Monday, May 13, 2019

Trying to Pick It Up

This happens every few months: I get caught up with other things, I have a particularly busy string of days, I get focused on mundane real world stuff, and my writing goes by the wayside.

The bright side is that this wasn’t brought on by anything bad. No tragedy, no illness, nothing like that. In fact, things are good: It’s a year full of significant birthdays and anniversaries! I’m volunteering for a local event! I’m remodeling my living room! I’m working out more than I ever did in the past 20 years! All good things, as you can tell from the extra helping of exclamation points.

But it’s come at a price, and that price has been time spent on my writing. Not just writing for this blog, but my pursuit of an agent and on my second manuscript. Needless to say, I'm crapping the bed when it comes to my resolutions.

I wonder if some economist – like a Freakanomics-type of economist – has ever done anything regarding time. After all, time is a finite commodity and therefore has value. Time spent cleaning up your finances is time not spent cleaning your bathroom. Time spent tending to a garden is time not spent tending to relationships. There are only so many hours in a day and we all do the best we can, but lately that has meant dropping the ball on my writing. And if I’m being really honest, I’ve been having a very hard time picking it back up.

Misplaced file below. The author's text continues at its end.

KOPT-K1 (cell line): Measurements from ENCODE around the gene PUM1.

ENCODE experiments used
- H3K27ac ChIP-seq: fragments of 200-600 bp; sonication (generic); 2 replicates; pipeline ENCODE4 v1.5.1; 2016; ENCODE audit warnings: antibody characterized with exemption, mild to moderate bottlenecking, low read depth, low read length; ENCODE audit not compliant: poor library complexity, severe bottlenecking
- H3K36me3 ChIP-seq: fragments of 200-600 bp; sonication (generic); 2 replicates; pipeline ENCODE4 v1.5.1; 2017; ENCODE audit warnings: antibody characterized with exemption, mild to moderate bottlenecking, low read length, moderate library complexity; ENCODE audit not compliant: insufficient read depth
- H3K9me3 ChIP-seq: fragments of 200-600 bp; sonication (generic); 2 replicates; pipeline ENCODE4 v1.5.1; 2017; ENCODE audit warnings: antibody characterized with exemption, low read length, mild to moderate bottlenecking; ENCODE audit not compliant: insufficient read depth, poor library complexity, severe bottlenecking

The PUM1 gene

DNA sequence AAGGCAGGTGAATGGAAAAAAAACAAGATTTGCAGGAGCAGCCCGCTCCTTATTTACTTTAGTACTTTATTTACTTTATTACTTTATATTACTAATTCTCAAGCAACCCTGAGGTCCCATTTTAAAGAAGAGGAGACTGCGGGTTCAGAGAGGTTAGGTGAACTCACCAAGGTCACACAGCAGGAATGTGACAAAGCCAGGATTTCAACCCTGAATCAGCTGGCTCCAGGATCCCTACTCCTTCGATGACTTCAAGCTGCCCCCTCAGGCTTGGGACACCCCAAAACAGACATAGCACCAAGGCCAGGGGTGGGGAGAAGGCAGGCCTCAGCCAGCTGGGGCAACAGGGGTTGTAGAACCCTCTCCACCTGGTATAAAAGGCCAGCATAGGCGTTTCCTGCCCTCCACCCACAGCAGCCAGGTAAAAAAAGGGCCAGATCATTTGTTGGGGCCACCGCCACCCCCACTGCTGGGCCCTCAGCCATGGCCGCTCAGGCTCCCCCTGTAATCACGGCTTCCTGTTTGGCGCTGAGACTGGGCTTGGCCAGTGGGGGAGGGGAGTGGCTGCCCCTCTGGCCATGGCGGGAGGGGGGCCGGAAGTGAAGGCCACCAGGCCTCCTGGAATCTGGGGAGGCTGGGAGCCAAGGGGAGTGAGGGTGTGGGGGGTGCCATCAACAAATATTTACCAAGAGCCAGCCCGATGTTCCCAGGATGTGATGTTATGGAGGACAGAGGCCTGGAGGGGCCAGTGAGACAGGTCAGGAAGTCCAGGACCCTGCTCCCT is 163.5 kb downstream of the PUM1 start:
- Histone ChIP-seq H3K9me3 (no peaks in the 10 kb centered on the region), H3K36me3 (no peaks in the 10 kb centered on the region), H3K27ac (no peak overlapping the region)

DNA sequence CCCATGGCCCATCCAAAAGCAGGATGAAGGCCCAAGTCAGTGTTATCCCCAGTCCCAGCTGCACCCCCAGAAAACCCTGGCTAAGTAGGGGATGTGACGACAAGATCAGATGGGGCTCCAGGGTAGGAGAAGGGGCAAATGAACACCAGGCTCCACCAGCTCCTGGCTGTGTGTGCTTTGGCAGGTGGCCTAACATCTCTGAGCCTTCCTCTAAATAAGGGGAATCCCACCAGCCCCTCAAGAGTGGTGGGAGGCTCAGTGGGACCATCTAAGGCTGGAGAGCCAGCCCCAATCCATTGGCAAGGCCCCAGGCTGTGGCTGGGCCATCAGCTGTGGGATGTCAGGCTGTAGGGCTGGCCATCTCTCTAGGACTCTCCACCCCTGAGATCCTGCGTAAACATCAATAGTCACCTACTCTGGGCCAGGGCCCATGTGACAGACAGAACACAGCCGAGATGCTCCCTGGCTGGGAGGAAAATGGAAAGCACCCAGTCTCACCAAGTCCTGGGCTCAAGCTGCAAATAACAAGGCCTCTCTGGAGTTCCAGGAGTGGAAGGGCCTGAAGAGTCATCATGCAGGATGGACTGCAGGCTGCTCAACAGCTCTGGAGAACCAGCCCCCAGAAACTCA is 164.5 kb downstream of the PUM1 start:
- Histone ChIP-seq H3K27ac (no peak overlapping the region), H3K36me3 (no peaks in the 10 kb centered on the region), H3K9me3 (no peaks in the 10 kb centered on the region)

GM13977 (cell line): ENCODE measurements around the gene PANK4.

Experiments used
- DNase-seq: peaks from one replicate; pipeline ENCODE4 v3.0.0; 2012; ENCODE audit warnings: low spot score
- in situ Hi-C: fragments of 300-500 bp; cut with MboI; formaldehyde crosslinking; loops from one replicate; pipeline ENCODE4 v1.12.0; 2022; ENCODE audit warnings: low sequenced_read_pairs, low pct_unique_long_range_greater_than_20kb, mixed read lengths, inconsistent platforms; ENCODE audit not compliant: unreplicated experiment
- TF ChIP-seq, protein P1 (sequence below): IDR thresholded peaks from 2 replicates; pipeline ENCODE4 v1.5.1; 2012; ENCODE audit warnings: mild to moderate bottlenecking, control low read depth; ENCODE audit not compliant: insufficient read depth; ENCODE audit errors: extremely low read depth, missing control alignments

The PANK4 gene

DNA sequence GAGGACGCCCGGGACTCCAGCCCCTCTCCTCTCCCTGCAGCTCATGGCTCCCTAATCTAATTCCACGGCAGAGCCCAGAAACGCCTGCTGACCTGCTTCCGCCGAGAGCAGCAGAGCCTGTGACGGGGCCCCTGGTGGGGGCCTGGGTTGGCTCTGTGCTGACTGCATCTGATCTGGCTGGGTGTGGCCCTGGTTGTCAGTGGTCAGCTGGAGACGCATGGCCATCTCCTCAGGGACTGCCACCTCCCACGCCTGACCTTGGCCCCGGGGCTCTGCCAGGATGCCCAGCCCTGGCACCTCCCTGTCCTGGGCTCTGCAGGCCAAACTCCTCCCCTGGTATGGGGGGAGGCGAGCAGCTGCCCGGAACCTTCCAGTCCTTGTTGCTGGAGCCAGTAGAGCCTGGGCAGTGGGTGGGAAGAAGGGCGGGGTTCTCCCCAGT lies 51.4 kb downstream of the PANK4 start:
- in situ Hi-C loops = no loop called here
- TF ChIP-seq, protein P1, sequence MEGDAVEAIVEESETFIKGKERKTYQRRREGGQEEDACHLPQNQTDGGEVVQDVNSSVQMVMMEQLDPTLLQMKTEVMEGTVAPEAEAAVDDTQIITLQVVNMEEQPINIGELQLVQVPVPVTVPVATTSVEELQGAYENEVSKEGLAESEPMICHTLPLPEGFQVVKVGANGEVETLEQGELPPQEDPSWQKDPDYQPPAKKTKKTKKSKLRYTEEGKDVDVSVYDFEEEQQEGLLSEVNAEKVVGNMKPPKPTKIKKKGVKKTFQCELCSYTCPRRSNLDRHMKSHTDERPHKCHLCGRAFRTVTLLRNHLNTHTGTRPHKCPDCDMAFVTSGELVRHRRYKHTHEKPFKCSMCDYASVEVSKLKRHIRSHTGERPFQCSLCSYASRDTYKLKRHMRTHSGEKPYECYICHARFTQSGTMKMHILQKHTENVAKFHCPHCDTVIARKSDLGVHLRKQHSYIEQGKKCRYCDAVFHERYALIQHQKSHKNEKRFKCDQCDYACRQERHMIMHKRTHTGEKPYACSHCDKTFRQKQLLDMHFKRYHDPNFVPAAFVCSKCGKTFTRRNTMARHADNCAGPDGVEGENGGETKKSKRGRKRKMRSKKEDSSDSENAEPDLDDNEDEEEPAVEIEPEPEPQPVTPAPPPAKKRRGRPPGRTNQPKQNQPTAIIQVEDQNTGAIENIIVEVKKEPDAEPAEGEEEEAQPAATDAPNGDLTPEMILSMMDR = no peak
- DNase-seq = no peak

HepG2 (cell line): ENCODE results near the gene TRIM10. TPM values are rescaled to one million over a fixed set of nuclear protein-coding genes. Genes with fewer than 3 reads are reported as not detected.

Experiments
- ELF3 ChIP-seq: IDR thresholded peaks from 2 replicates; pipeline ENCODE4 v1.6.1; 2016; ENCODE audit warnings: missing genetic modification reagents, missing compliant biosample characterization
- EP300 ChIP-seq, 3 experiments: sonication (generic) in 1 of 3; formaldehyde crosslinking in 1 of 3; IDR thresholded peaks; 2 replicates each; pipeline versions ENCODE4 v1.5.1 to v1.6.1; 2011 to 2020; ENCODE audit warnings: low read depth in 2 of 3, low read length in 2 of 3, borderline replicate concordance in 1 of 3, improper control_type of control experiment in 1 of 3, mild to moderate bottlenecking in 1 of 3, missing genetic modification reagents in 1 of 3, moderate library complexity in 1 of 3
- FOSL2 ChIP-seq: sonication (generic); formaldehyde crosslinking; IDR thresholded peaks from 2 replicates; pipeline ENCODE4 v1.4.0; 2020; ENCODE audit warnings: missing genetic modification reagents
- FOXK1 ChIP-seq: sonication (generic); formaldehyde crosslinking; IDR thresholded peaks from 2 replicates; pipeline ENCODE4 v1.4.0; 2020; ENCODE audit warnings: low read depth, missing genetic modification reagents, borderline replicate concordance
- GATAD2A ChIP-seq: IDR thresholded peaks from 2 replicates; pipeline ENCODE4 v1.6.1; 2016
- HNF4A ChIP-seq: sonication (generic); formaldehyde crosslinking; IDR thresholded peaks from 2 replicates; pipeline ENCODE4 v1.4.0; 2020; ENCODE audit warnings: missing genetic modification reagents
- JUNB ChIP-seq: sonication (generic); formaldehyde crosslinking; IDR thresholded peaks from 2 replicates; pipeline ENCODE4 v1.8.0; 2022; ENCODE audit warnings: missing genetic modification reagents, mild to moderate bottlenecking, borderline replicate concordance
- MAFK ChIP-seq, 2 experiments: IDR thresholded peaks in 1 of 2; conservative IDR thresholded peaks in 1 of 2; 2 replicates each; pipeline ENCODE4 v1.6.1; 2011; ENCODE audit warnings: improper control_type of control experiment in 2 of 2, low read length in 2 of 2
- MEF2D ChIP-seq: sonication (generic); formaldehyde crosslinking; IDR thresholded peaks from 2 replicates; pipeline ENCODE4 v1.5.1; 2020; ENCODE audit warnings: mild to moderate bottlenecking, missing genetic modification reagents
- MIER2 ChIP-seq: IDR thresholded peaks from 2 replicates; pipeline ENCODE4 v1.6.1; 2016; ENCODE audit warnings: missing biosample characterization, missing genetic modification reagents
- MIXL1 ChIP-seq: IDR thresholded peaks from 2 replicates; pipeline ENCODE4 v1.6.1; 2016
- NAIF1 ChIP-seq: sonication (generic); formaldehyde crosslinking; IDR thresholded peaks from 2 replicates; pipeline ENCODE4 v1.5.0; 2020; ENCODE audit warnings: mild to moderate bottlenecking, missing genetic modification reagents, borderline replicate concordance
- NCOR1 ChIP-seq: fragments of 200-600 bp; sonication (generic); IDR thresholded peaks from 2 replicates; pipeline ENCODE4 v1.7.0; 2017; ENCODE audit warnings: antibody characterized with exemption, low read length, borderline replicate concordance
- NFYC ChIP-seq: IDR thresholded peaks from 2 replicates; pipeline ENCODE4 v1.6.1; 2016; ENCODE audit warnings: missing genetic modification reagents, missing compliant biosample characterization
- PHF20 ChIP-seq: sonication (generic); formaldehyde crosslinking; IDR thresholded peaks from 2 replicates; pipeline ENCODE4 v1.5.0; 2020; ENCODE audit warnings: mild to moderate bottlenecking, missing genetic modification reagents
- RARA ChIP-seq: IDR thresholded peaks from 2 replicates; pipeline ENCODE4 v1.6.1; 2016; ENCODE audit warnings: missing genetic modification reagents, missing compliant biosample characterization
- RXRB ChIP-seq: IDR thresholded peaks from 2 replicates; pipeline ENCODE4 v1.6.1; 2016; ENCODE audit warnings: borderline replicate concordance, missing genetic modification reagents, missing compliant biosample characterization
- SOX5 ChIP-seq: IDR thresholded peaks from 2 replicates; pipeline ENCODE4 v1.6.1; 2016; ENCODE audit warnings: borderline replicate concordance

Which probably explains the stream-of-consciousness nature of this post.

I wish I could tell you why. Sure, it sucks that I’ve received almost complete radio silence from my query letters so far, but that’s hardly a reason to give up. And it’s true that our writers group hasn’t met in a while – we’re all in between or just beginning projects so we haven’t had anything to read. So while it’s isn’t on them to motivate me to keep writing, I could use the kick in the pants.

Maybe it’s the subject of my second book (and yes, I know I’ve said almost nothing about it here), which deals with the death of a friend. Just because the story is fiction doesn’t mean it’s not coming from a very real place, and I’ve found that writing it is painful. 

Lately, when I do sit down to write, half the time I just… freeze up. It’s just come to me what it’s like: There’s a small moment in The Avengers that I've always liked, right before the big Battle in New York when everyone is at their lowest point, and I wish I could find it floating around but I can’t. Thor has just narrowly escaped that Hulk-proof cage that crashed to earth. He goes over to pick up his hammer, but he hesitates. It’s a wordless moment of doubt, of whether he can pick up that weight again – whether he wants to pick it back up. 

This isn't that scene, but you get the idea.
That’s what sitting down to write has felt like lately. It's not so much writer's block as motivation, and I’m not quite sure of how to fix it.

But I do have an idea: Starting about two years ago, on the side and only as I think of them, I’ve been writing short pieces on various moments of my life. Not all of them are significant moments – at least, not the traditional sense – but the kind of moments that turn into recurring stories told at parties and whatnot. The thought was that when all together it’d look something like an episodic autobiography. 

So, for a bit anyway, I’m going to focus on those with the hope that switching gears will help me get my groove back. Tune in next time for “When You Wish Upon Some Cards.”

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